The aggressiveness of England, in the opinion of P. M. Vlasov, was based on its aspiration to put together an uninterrupted chain of railways from its South African colonies to Egypt, as well as a series of other considerations. One of those considerations was the necessity to "take the preeminent position in Africa and to extend its military base from England to the shores of the Indian Ocean and thus to protect its main communication line with India and other colonies in case of seizure or blocking of the Suez Canal... it would not hesitate to deal with any such difficulties and would not stop at any act of violence or seizure." Since natural and climatic conditions of the Nile valley were not very favorable for building a railway, the English would strie to build it in the foothills of the Abyssinian mountains through Kassadu, Tomat, Famaku, Kirin, the Baro River, the area around the western side of Lake Rudolph with an exit at Unassa on Lake Victoria, where it would join with the rail line that leads to Mombasa on the shores of the Indian Ocean. (32)


Afraid of severely damaging his prestige in the eyes of vassal leaders and his people, Menelik did not want to lose any of the annexed lands. So he decisively declared that he would not agree to any territorial concessions.


Such was the political situation when A. X. Bulatovich arrived in Addis Ababa. As mentioned earlier, this took place on May 14, 1899. A few days later, Harrington was recalled from Ethiopia. That, in the opinion of P. M. Vlasov, was the consequence of the displeasure provoked by his behavior. Henceforth the developing negotiations about the establishment of borders with the Sudan could get complicated and could even lead to a complete break which at that time was not desirable for England because of the circumstances explained above. (33)


In the course of a farewell discussion with Harrington, P. M. Vlasov explained the principles that were making it difficult for England to realize its aggressive intentions, which they had not given up on, despite peaceful assurances. The planned advancement from Uganda to the north to unite the detachment of Major MacDonald with the army of Kitchener did not take place because of unrest among his soldiers. (34) Thus the English did not succeed in uniting their forces along the Nile, although they did move forward insignificant posts to the borders of Beni-Shangul and the mouth of the Omo River. They went as far as Gore, the residence of Dajazmatch Tesemma. England, in the opinion of P. M. Vlasov, wanted to present Menelik with a fait accompli, i.e., to annex the whole territory from 35 degrees west longitude and 6 degrees south latitude, but not to go so far as an explicit break in relations. As for Ethiopia, it could, in case of war, lose again regions it had annexed, and, what was much worse, the aggressor could "develop a taste" for inflicting "brutal and mortal blows to Ethiopia's integrity and independence; for invading rich and populous regions of Leku and Wollaga and then Shoa as far as Harar. Thus, the country would be divided in two, and the most populated and productive part would fall into the hands of the enemy. (35)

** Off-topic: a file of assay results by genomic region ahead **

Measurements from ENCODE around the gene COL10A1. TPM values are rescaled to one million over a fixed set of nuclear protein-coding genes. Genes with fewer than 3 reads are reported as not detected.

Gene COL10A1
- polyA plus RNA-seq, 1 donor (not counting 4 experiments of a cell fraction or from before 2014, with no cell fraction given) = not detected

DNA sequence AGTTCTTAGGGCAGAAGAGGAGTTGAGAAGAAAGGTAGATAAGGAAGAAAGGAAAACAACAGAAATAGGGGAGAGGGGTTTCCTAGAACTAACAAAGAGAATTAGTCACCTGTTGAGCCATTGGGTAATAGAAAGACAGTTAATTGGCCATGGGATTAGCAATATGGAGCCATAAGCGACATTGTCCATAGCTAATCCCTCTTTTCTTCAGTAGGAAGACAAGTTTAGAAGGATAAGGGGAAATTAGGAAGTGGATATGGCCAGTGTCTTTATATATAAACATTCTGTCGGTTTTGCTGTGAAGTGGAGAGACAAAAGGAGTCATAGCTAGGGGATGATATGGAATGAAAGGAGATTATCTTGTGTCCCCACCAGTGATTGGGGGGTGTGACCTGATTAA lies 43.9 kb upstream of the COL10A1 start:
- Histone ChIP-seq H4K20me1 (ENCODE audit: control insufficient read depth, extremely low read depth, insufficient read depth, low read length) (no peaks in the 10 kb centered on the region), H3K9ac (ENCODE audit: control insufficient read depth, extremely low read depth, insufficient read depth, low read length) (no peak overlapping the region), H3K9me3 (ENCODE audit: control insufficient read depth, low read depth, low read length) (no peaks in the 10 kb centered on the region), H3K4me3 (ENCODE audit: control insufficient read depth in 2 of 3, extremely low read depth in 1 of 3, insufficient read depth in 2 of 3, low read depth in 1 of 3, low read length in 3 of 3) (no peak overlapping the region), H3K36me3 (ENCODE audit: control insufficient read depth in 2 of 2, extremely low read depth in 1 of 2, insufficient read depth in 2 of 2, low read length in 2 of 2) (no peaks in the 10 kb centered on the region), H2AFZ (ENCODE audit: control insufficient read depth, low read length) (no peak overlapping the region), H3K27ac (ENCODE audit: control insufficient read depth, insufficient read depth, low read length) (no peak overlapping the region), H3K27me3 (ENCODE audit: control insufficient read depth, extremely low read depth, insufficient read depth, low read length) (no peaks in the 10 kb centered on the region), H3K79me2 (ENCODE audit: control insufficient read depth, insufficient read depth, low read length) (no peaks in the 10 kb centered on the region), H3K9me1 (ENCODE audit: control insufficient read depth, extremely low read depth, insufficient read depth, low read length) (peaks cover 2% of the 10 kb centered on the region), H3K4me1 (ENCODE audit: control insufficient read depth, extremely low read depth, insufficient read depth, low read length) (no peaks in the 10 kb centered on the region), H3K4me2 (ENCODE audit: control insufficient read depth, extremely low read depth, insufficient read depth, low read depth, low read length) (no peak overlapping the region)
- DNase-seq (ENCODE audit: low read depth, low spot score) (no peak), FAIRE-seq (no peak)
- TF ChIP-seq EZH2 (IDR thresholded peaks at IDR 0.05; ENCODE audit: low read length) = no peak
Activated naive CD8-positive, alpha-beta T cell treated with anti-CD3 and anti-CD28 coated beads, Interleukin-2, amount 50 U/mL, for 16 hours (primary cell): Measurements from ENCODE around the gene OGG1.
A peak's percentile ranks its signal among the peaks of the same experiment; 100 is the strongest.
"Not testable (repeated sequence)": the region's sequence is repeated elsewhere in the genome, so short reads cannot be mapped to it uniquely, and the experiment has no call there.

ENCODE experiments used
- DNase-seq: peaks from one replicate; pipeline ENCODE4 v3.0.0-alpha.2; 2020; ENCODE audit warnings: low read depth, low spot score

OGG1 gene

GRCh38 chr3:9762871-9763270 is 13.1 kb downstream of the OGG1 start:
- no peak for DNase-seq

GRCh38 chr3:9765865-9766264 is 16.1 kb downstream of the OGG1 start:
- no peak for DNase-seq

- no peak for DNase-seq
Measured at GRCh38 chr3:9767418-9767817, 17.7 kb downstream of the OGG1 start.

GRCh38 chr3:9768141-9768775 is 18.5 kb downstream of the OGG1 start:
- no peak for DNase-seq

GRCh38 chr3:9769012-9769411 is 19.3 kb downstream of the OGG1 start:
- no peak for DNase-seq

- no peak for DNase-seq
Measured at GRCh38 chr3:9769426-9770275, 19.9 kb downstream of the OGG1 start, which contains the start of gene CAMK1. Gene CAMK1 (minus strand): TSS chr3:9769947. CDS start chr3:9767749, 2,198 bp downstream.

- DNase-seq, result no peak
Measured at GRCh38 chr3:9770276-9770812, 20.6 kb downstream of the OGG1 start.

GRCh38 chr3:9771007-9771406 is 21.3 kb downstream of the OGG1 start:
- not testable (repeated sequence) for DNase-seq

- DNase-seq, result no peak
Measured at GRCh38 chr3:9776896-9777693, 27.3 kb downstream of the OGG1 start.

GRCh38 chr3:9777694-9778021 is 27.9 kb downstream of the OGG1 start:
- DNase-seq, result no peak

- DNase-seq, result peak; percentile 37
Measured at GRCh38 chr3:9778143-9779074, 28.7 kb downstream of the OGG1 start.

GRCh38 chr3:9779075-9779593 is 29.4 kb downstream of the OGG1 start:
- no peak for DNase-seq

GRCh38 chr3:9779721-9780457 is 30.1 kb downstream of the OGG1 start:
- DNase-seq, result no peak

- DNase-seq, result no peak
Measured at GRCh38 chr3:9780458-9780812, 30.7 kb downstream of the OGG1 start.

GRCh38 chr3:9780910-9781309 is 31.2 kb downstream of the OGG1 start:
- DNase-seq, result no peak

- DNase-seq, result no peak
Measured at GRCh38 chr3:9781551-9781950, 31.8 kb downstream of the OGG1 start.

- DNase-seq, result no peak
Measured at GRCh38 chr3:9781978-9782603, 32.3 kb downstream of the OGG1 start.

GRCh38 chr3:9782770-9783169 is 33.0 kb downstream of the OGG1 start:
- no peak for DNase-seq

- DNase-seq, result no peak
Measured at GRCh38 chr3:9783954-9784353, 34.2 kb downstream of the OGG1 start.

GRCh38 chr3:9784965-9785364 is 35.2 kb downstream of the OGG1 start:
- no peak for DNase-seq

Fortunately, the fears of P. M. Vlasov were never realized and his prognosis of an advance by the English happened only partly.


Despite the potentially menacing situation, Menelik took a hard stand, as demonstrated by the following episode. Before his departure for England Harrington asked Menelik to make a phonograph recording of a greeting to Queen Victoria. This is what happened. The Emperor agreed. However, after the usual diplomatic expressions, Menelik declared, what Harrington least of all expected or wanted, that Metama, as was known to all, always belonged to Ethiopia, that the seizure of it by the English was unjust, and that he wanted to send an army there. (36) Menelik warned the English representative that he would only wait until September for an answer to the declaration he had made about the liberation of Metama. (37)


When the Anglo-Egyptian army advanced in 1898 to the borders of Beni-Shangul, Menelik ordered the ruler of Wollaga, Dajazmatch Demissew, to set out to there with a detachment of 5000 men and to take Fasokl. (38) At a reception with the Emperor on June 3, 1899, P. M. Vlasov discussed with him the possibility of sending A. X. Bulatovich to Beni-Shangul for a geodesic survey of that almost unexplored region. The final decision about that journey was made on June 20, and six days later A. X. Bulatovich set out with orders from the Emperor that he should be shown be given full cooperation, and with also instructions from P. M. Vlasov that he should "strictly follow." He should avoid approaching English advanced posts on the border of Beni-Shangul and also in Rozeyros, Fasokl, and Metama. He should not have dealings with English leaders, should not cross the boundaries of actual influence of Abyssinia, and should not take part in military actions. Furthermore, A. X. Bulatovich was ordered to gather information about the lands he had occasion to visit. (39)